Tribute albums are weird things. Some are covers of the artist being honored, others are compilations of songs by other artists, some are great, and others are just plain awful. Naturally, this means that whenever tribute is made to an artist with an extremely loyal fan base, such as Elliot Smith, there will be a wide variety of opinions.
Stabbing yourself in the heart seems an awful way to die, but still a somewhat fitting way for Elliot Smith to have ended his life in October 2003. While his body may be dead, his fans certainly will not forget his legend as one of the greatest songwriters the indie music scene has ever known. And that status is most likely why 15 bands from Smith’s Portland, Oregon, have come together with this tribute from Expunged Records.
So is To: Elliot From: Portland a collection of good covers or butchered songs? Well, I think it falls in both categories. Some of the artists on this tribute album did a pretty good job of keeping Smith’s artistry in the song while adding their own touch. Other songs altered the late artist’s work enough that his dedicated fans will hate them. How would those not intimately acquainted with Smith’s work feel? About half of the songs will be very enjoyable; the other half will have mediocre songs and a couple that are simply painful to endure.
The question, ultimately, boils down to whether you want to purchase this tribute album or not. If a band you probably haven’t heard of adding synth to Elliot Smith’s “Angeles” isn’t something you ever want to hear, you probably want to skip this album. If the thought of a tribute album makes you think record labels are simply trying to capitalize on fans with the knowledge that the dead artist can’t say no, you probably want to skip this album too. But if you are a fan of Elliot Smith’s and leave wiggle room for someone else performing his songs or you like any of the artists on the album, To: Elliot From: Portland could find a nice home in your CD collection. Either way, this tribute album is definitely worth a listen. After all, it is getting some decent airplay on radio stations in various markets. And don’t forget that 10 percent of the net proceeds go to Smith’s foundation, “Free Arts for Abused Children.”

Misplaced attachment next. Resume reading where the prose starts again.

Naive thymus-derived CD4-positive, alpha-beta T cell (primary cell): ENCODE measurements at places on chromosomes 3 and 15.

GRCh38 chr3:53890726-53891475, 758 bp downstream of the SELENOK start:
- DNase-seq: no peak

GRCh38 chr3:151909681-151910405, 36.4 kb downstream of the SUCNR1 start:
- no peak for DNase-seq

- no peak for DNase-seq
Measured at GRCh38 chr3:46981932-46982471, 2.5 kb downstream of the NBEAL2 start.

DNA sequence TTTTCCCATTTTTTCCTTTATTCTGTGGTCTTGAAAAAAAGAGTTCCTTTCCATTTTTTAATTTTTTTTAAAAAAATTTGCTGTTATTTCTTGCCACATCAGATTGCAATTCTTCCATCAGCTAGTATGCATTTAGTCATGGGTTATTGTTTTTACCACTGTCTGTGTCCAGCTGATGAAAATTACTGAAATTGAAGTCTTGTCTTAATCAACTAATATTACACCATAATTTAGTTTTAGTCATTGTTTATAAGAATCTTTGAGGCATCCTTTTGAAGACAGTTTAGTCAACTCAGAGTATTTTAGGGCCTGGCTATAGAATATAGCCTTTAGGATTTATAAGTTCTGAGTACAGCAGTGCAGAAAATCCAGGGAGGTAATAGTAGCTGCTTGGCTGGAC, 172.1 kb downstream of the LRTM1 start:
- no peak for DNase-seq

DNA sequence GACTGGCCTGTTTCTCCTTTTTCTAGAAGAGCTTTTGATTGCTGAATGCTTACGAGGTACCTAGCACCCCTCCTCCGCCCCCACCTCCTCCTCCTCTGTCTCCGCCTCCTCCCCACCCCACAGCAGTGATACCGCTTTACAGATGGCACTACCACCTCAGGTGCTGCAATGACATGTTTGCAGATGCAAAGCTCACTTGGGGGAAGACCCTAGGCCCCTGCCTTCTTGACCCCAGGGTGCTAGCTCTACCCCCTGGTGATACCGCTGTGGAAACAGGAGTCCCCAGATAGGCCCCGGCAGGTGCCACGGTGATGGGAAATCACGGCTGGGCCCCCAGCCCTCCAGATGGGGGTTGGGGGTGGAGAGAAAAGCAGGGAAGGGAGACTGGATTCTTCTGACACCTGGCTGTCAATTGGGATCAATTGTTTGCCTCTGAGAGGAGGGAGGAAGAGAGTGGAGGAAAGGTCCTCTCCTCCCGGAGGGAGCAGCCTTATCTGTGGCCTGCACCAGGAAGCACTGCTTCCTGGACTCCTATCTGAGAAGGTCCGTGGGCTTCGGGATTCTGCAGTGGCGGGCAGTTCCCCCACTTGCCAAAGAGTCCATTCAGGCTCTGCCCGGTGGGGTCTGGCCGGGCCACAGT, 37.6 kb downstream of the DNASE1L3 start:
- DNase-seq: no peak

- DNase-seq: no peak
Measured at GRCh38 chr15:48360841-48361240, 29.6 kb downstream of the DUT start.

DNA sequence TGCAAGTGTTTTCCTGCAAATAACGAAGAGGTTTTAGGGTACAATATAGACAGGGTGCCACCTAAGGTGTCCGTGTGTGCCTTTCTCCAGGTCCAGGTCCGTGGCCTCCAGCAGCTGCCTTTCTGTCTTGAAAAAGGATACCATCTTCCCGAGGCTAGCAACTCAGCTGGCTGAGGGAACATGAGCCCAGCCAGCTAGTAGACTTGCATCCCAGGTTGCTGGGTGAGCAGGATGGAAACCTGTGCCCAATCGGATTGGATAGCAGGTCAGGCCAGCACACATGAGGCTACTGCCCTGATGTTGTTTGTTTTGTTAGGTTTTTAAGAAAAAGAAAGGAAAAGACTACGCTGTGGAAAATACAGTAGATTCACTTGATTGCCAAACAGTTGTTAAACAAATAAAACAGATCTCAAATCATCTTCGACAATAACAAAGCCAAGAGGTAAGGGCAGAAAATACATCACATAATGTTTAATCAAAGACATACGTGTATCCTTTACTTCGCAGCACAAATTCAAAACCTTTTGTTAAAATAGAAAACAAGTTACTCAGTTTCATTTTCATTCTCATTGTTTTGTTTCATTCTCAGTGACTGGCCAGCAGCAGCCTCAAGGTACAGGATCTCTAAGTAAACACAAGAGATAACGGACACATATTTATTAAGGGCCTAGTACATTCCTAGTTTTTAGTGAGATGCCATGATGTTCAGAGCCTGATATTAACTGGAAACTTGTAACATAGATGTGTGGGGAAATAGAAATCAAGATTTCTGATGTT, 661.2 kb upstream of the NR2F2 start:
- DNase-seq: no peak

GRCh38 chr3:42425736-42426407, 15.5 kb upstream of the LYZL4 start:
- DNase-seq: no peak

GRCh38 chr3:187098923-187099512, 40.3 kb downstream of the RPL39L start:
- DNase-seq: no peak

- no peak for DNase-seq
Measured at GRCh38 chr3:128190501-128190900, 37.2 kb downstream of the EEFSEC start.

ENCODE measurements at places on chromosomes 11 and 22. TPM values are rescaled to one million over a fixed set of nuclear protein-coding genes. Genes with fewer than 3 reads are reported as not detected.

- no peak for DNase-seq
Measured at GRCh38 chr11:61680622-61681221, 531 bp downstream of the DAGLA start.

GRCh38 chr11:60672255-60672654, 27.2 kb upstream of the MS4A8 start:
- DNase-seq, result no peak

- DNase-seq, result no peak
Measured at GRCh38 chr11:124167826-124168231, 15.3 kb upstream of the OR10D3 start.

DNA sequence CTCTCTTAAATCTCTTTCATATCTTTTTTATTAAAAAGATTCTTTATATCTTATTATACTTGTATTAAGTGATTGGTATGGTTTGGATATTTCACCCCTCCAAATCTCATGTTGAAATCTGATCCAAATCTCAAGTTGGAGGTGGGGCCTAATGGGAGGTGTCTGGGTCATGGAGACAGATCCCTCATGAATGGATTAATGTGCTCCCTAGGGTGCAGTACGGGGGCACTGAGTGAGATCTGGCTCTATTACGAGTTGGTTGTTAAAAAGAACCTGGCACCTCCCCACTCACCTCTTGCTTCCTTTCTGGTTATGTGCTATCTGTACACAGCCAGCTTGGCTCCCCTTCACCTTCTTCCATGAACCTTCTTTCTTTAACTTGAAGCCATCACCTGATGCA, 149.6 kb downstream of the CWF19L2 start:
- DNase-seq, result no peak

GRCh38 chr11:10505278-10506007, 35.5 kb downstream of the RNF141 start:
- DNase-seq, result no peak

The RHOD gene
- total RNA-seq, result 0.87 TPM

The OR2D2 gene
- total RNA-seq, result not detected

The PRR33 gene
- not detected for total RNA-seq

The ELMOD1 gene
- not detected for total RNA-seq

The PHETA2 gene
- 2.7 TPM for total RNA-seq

Of note for To: Elliot From: Portland:
Sean Croghan, a former friend and roommate of Smith’s, contributes a previously unreleased song, “Hard Times.” Eric Matthews provides us with a version of “Needle in the Hay” that was never released as well. Elliot Smith’s ex-girlfriend, Joanna Bolme, helped the Thermals record and mix their version of “Ballad of Big Nothing” at Jackpot Studios—the studio Smith helped founder Larry Crane get up and running. And Smith’s former Heatmiser bandmate, Tony Lash, mastered the album.
1. Clementine – The Decemberists
2. Satellite – The Helio Sequence
3. The Biggest Lie – Dolorean
4. Ballad of Big Nothing – The Thermals
5. I Didn’t Understand – Swords
6. Rose Parade – Sexton Blake
7. Between the Bars – Amelia
8. Needle in the Hay – Eric Matthews
9. Division Day – We Are Telephone
10. Angeles – Crosstide
11. Wouldn’t Mama Be Proud – Jeff Trott
12. Speed Trials – Knock-Knock
13. King’s Crossing – To Live & Die in L.A.
14. Happiness – Lifesavas
15. High Times – Sean Croghan (previously unreleased track)